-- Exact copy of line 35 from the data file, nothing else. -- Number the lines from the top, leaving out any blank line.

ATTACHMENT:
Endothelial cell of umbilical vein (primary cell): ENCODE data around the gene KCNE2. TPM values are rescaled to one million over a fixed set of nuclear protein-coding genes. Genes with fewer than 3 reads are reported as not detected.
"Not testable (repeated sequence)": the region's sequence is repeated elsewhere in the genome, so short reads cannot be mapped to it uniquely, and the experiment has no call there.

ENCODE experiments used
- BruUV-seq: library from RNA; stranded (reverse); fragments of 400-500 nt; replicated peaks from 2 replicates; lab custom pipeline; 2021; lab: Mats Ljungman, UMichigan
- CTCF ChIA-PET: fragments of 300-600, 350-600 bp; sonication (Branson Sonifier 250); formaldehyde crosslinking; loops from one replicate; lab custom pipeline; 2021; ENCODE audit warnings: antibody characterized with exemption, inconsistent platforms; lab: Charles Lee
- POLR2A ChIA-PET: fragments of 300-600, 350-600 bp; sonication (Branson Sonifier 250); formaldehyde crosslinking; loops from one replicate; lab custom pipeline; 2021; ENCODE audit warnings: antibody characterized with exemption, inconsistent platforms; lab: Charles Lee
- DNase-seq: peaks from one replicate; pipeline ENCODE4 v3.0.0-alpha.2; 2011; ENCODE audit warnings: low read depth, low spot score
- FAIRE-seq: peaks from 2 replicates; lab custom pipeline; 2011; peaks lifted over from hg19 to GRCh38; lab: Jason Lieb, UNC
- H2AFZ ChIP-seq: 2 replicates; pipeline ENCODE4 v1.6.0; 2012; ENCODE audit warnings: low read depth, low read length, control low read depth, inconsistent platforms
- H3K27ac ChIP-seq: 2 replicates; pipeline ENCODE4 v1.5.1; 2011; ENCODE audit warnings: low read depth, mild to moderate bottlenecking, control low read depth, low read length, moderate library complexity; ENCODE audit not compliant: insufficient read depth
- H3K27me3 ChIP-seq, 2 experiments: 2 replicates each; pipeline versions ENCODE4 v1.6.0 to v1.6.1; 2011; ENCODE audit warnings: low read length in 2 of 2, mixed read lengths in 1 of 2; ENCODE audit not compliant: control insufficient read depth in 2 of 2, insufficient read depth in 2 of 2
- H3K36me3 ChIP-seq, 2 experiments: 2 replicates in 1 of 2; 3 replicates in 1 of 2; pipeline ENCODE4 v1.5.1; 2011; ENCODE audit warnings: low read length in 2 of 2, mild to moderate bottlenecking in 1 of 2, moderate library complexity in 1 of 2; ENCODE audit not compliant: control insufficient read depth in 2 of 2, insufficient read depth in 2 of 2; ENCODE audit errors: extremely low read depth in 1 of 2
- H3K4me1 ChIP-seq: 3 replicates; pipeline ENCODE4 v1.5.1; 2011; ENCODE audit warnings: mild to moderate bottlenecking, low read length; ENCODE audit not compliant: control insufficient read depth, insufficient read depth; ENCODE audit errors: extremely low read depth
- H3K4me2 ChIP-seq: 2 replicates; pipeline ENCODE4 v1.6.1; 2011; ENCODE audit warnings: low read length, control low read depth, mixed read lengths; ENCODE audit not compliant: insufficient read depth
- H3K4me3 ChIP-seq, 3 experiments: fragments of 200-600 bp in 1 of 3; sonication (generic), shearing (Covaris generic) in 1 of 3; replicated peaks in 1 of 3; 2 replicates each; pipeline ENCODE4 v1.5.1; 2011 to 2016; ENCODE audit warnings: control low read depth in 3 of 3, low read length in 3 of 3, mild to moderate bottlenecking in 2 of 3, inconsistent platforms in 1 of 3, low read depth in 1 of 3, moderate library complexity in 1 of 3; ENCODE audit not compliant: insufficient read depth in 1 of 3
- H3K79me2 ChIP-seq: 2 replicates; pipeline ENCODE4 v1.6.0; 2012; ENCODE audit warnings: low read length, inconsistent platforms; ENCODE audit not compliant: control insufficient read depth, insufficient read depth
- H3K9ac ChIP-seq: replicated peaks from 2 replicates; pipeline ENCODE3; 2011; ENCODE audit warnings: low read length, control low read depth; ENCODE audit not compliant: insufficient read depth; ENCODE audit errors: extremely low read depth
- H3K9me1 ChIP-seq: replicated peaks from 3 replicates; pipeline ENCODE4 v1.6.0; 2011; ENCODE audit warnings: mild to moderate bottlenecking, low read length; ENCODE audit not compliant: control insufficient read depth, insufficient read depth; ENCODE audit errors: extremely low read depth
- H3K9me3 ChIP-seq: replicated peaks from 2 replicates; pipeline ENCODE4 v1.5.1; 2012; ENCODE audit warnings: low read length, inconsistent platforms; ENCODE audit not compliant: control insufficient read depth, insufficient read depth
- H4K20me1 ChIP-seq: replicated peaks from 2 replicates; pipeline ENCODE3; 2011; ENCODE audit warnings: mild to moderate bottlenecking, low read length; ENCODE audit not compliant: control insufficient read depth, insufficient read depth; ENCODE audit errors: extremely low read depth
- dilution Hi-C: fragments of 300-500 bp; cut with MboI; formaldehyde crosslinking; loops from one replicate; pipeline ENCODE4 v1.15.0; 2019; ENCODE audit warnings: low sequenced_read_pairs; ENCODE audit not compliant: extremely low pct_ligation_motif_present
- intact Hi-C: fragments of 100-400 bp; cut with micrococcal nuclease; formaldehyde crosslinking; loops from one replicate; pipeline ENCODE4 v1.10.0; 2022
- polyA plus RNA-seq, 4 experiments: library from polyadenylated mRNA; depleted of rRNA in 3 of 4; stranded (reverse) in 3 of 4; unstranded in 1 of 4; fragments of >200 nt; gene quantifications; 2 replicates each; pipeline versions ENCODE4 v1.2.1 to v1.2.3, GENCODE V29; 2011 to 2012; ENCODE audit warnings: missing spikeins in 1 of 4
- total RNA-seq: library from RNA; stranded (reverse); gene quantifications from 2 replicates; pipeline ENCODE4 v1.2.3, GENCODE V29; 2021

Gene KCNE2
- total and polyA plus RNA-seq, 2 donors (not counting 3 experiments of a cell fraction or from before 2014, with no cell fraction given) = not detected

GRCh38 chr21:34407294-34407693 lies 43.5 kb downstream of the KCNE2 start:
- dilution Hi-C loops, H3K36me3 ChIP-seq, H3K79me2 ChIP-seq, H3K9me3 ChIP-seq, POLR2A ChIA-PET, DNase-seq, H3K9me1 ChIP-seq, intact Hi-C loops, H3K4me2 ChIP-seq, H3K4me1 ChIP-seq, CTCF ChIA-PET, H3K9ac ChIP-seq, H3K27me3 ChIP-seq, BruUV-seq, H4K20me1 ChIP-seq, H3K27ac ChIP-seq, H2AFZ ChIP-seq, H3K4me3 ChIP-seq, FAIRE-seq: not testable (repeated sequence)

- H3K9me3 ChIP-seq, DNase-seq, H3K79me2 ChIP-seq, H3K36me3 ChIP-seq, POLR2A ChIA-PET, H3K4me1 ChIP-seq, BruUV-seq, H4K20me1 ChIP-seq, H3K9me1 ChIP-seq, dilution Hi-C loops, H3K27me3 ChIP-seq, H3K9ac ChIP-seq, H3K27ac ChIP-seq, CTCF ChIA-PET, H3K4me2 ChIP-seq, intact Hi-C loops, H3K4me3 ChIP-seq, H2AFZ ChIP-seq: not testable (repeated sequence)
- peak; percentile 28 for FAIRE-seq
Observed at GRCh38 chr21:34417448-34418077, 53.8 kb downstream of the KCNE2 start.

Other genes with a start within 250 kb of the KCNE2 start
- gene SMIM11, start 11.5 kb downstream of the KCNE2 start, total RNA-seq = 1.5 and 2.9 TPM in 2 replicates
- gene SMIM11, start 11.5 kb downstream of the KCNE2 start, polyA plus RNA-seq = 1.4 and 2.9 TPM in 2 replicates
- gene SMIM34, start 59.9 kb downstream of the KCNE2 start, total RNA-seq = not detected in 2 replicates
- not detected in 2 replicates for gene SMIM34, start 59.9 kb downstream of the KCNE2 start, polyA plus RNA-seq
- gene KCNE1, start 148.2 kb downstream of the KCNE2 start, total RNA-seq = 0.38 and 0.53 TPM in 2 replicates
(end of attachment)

- gene SMIM34, start 59.9 kb downstream of the KCNE2 start, total RNA-seq = not detected in 2 replicates